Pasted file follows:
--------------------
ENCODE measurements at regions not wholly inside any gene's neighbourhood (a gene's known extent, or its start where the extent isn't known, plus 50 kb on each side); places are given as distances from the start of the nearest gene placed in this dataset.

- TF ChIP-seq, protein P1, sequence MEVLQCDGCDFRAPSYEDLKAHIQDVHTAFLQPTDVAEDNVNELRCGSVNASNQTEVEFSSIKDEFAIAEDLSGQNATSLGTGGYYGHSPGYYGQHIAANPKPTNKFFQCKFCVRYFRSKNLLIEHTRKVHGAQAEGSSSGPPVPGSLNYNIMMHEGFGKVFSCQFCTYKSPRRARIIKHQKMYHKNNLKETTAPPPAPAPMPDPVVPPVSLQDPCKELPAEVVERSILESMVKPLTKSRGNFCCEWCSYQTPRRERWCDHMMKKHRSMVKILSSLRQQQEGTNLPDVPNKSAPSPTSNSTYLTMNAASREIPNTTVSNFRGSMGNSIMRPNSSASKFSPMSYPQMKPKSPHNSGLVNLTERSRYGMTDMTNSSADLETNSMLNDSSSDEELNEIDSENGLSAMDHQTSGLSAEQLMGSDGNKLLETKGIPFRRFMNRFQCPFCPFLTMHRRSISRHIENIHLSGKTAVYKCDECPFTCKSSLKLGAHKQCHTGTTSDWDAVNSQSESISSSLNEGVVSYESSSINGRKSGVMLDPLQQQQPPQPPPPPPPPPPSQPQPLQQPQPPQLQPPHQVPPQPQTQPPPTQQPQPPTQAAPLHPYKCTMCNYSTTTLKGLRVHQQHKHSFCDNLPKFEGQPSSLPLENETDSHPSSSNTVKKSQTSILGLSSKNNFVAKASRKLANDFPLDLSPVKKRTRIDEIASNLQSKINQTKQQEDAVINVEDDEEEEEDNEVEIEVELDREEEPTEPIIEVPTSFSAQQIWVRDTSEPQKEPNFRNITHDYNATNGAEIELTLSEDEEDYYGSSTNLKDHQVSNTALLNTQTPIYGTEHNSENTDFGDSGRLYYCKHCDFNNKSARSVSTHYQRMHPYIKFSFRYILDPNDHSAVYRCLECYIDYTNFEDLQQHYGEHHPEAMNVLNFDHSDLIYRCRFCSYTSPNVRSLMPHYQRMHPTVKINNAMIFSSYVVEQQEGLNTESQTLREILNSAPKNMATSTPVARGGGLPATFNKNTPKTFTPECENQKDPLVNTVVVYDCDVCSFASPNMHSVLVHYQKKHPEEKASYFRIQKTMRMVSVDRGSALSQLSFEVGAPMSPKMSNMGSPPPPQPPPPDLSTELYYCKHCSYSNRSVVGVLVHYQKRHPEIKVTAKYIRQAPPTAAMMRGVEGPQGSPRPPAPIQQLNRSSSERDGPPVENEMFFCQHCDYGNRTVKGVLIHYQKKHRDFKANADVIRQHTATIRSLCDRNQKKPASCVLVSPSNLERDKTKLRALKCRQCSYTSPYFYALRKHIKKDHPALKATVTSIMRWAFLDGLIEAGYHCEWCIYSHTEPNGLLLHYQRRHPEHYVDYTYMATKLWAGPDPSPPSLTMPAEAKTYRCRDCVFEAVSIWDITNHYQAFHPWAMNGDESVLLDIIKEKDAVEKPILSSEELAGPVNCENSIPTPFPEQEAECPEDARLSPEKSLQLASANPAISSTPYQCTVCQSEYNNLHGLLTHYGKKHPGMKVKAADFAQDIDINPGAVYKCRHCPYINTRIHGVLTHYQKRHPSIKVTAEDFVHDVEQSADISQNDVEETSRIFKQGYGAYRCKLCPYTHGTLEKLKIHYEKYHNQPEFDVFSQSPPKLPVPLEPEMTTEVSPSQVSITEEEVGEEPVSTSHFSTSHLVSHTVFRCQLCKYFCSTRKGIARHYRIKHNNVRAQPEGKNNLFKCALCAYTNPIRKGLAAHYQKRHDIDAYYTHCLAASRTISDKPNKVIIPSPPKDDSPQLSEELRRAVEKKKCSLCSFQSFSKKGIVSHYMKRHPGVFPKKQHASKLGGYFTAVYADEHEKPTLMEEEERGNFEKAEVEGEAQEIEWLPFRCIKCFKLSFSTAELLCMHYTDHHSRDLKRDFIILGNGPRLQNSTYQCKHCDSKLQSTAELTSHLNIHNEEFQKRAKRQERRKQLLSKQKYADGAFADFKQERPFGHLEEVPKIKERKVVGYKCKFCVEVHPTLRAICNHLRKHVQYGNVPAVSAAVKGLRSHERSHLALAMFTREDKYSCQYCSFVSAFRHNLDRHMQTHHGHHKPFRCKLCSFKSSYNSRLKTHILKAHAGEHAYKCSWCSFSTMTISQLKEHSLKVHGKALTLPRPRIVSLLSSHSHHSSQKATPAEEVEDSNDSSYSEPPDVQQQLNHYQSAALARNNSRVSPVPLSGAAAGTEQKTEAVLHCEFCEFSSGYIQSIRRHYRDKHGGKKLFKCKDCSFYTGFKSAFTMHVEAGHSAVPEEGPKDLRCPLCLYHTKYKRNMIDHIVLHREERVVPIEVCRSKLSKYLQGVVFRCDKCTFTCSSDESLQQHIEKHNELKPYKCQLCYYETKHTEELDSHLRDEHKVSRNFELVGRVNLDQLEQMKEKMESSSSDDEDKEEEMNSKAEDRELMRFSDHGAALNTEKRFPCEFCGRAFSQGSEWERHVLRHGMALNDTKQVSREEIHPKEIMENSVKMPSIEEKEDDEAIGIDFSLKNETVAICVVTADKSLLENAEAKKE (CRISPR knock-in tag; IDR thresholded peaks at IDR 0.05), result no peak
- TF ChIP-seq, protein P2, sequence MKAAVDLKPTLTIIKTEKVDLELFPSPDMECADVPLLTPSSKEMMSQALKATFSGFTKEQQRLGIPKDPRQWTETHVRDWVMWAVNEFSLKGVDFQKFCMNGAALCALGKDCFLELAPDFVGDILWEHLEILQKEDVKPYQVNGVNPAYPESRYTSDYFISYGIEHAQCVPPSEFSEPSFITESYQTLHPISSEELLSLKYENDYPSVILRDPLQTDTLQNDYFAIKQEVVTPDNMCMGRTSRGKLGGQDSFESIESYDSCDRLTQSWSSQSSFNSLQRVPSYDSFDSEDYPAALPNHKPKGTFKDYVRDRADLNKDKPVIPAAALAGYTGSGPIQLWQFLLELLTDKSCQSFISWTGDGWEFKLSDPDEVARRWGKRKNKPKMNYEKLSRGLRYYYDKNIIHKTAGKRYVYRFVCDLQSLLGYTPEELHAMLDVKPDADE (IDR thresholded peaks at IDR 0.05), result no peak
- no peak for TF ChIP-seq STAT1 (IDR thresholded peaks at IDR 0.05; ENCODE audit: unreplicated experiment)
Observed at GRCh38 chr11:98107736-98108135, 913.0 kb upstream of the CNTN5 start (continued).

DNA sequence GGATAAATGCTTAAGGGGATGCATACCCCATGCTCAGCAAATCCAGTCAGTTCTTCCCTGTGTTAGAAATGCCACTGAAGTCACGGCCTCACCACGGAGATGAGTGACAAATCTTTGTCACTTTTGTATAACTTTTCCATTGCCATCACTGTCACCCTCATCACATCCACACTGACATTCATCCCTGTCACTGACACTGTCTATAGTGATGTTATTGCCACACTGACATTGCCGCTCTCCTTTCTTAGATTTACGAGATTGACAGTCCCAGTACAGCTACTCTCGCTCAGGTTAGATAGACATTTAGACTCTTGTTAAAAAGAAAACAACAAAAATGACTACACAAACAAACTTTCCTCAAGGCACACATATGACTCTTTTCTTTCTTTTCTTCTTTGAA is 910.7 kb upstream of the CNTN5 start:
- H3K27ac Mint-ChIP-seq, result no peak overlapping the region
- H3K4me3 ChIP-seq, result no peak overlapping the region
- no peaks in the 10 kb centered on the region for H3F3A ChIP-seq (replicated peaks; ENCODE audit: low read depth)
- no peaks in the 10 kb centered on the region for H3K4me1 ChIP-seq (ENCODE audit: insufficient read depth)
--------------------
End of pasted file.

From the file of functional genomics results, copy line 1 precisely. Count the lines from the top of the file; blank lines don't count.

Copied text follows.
ENCODE measurements at regions not wholly inside any gene's neighbourhood (a gene's known extent, or its start where the extent isn't known, plus 50 kb on each side); places are given as distances from the start of the nearest gene placed in this dataset.